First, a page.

Federal Court Hearing Likely in Habitat Case
Opponents of a planned Habitat development in Pinebluff want to take their case to federal court.
Habitat for Humanity of the NC Sandhills sued Mayor Earlene McLamb and others they say were involved the sale of property on Thunder Road where Habitat hoped to build homes. "They have filed a notice of removal to federal court," said Tim Dwyer, president of the local Habitat chapter. "It would move the jurisdiction for this proceeding from Superior Court of Moore County to federal court in Greensboro."
The lawsuit includes several claims for relief based on alleged violations of federal civil rights and fair housing acts.
At a meeting of attorneys for the various defendants, Pinehurst attorney Mike Newman proposed taking those questions to the U.S. District Court for the Middle District of North Carolina.
"It was my suggestion we all think about whether it might be better to be in federal court," Newman said in a telephone interview Thursday. "We all agreed to that, and Elizabeth (Martineau) filed the motion."
Charlotte attorney Elizabeth A. Martineau represents the town of Pinebluff, the mayor, the town commissioners and town attorney William Morgan, all of whom are named in the suit personally as well as in their official capacities. Frank Thigpen, of Robbins, and Newman represent other defendants. All agreed with moving the case from Superior Court to federal court in Greensboro.
Dwyer said Habitat's attorneys are contesting the removal on a number of procedural grounds.
"We hope to have the case remanded back to the state court," Dwyer said. "We believe that since this entire episode took place in Moore County, the complaint should be heard by a Moore County court and jury."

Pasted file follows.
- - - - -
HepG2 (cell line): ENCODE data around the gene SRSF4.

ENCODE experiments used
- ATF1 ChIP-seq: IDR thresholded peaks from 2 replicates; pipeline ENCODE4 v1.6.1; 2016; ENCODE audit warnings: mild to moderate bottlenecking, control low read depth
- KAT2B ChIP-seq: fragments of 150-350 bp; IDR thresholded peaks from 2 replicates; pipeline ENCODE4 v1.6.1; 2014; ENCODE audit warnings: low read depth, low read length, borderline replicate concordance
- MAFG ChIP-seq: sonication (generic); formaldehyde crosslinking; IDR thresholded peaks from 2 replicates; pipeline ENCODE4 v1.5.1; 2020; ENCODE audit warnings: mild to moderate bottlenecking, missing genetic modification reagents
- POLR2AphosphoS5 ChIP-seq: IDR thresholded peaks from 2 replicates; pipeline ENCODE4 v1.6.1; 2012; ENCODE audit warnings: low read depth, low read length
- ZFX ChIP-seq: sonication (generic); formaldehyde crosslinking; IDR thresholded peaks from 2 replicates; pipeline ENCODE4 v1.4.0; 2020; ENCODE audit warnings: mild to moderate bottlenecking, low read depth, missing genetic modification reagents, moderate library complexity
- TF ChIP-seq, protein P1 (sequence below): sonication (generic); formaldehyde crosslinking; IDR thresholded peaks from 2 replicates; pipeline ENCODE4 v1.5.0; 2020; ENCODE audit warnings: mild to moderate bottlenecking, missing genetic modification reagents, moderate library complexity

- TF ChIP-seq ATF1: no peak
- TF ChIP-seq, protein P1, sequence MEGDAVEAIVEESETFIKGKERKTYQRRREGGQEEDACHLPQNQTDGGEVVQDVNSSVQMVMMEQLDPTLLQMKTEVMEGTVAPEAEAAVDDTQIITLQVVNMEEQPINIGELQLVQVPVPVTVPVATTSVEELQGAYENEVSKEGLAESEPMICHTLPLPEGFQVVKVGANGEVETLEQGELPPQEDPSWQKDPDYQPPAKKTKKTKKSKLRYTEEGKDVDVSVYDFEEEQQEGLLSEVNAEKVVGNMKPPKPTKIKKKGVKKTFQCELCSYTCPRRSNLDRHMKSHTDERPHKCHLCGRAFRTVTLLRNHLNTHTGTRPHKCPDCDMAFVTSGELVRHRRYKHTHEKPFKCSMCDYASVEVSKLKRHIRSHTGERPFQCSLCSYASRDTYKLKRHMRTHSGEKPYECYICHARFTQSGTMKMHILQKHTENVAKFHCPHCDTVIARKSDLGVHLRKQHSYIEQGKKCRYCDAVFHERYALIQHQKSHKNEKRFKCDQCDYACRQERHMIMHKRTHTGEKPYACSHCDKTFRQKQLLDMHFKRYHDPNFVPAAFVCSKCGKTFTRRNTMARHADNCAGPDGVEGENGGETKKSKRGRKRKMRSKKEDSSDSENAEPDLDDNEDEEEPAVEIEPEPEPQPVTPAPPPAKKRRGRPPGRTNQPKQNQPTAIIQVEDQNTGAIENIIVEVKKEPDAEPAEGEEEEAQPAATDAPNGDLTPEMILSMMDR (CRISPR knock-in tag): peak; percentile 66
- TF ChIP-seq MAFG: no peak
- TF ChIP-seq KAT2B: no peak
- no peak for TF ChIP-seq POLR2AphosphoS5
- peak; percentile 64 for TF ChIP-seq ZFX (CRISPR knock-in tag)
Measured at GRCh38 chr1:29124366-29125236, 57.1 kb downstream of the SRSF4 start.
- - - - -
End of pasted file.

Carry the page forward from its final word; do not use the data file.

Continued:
The real issue turns on whether the nonprofit organization ever had a valid contract to buy the Thunder Road property in the first place. Habitat contends that it did. Newman disagreed, and filed a motion to dismiss.
"Habitat entered into a contract with Phillip Jackson to buy this land, but he did not own that land," Newman said. "Robert and Brenda Edwards owned the land. Six months later, those real owners sold the property to Jackie Upchurch. A year later, Mr. Upchurch sold it to the present owners."
Habitat has always maintained Jackson was acting as an agent for the actual landowners, and that therefore it had a valid contract for the property, which it contends the defendants interfered with -- the claim is called "tortious interference."
Habitat's suit says Pinebluff officials and the town attorney worked to help buy the land out from under it, despite the organization having a contract on it, after the town lost its appeal in state courts over illegally denying a conditional-use permit.
A motion to dismiss filed Aug. 3 by attorneys for the defendants says Habitat did not have a valid contract and asks the federal court to throw out Habitat's case on the grounds that without a real contract it would have no standing for any of its claims.
Contact John Chappell at 783-5841 or by e-mail at email@example.com.
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